control afterwards, and control in advance and in concurrent

 

Accounting information
system has the critical role of supervision and control of the economic
activities of the company. The traditional manual account and of the computer
accounting system for “accounting” can only do inspection afterwards,
the mistakes means that by that time the harm will have already been done.

 

The Concept of
Decision making

 

 

 

2.4 The effectiveness
of accounting information as a tool for decision making

According to
Flynn (1992), the effectiveness of accounting information systems can be
received providing management information to assist concerned decisions. By
Corner (1989) the effectiveness of AIS can be assessed as added value of
benefits. Gelinas (1990) considers the effectiveness of AIS as a measure of
success to meet the established goals.

 

The essence of
accounting information in decision making has been clearly stipulated by Alexandra-Daniela
(2012) by highlighting the following key functions:

It
helps managers to have an in-depth knowledge about what happened in the
past and which is the present situation of the organization. This helps to
establish a correlation between the past and the present and provides a
fertile ground to make future predictions.
It
makes visible those events that are not perceptible by daily activities.
It involves an in-depth analysis of hidden data or information that of
greater importance to the development of the institution or company.
 It provides a quantitative overview of
the company.

Accounting
information basically involves quantitative data analysis, descriptive
statistics, accounting, data presentations and record keeping. Accounting information is very much important for decision
making as it provides a quantitative data which is crucial for planning,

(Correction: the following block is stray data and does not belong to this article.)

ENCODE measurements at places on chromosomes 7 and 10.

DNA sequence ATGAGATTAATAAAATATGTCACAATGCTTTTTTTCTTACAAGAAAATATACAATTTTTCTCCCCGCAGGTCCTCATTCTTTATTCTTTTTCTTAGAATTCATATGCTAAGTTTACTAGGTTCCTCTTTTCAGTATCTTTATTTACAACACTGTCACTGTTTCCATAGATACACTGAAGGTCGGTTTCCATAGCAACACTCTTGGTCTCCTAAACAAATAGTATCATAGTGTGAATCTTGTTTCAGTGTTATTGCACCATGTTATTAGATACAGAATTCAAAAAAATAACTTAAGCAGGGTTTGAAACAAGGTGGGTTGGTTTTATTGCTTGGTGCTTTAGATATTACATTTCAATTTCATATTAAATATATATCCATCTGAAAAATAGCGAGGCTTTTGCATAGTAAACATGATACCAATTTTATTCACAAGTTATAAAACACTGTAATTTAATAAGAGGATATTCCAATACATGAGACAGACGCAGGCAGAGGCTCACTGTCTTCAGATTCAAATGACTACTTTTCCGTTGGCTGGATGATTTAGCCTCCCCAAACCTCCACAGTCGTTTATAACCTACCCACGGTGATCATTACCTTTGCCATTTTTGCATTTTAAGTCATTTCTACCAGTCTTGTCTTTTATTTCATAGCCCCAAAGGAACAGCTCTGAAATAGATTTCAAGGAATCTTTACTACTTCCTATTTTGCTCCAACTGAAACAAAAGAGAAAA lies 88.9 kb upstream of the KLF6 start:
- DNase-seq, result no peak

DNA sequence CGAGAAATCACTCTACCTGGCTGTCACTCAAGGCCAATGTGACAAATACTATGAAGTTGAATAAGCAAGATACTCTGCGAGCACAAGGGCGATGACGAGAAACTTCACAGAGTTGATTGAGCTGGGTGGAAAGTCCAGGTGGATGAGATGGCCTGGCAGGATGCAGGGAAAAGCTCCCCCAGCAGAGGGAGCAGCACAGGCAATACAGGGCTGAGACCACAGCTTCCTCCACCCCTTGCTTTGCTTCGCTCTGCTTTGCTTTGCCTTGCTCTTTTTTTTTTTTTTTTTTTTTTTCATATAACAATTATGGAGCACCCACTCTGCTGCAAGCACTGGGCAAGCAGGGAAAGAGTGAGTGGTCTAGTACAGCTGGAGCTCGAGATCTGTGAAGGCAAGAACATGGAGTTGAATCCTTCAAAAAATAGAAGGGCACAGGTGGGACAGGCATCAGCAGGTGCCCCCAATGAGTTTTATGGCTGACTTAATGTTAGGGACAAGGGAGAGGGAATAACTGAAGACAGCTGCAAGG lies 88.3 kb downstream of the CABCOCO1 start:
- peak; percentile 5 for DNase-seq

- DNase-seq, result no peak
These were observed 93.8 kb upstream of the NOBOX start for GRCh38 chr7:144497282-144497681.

controlling and evaluating organizational performance.

It
helps managers prepare for future events and to make relevant decisions as
well.

Company’s findings on accounting information must be beneficial for
decision making, financial accounting information must be unbiased, essential,
reliable and must provide effective future predictions or directions as well.
Also managers must be objective and realistic in providing accounting
information and must also be optimistic in its implementation as well
irrespective of the outcome of their findings

 

 

 

 

 

 

 

 

 

 

 

 

 

REFERENCE

BÁNYAI, F.
(2010). Changing an ERP – Maximum return. Business IT Plus, pp. 99-103.

 

CHIKÁN, A.
(2001). Business Economics. Budapest: Aula

 

OTLEY, D. &
WILKINSON, C. (1988). Organizational Behavior: Strategy, Structure,
Environment, and Technology. In: Ferris, K.R. (Ed.): Behavioral Accounting
Research: A Critical Analysis. Century VII Publishing, Columbus; pp. 147-170.

 

PÁL, T. (2006).
Accounting systems. Miskolc: Economix

 

PÁL, T. (2010).
Quality in Accounting. Conference performance. In.: Financial Magic – Financial
Egresses. Academic Conference, University of West Hungary, Faculty of Economics,
Sopron.

 

SCHEHL, M.
(1994). Cost accounting of industrial companies from the background of external
and internal structure change. Berlin: Duncker & Humblot.

 

IASB (2011).
International Financial Reporting Standards (IFRS) Official regulations issued
from January 1, 2011. Bucure ti: CECCAR, pp. 82 – 85.

 

Corner R.
(1989). Systems Analysis for Profitable Business Applications, Prentice Hall.

 

Flynn D. (1992).
Information systems Requirements: Determination and Analysis. MCGRAW – HILL
Book Company.

 

Gelinas U., A.
Oram, W. Wriggins (1990). Accounting information systems, Pwskent Publishing
Company: Boston.

 

Moscove, S., M.
Simkin and N. Bagranoff (1999). Core Concepts of Accounting Information
Systems, New York, NY: John Wiley & Sons, Inc.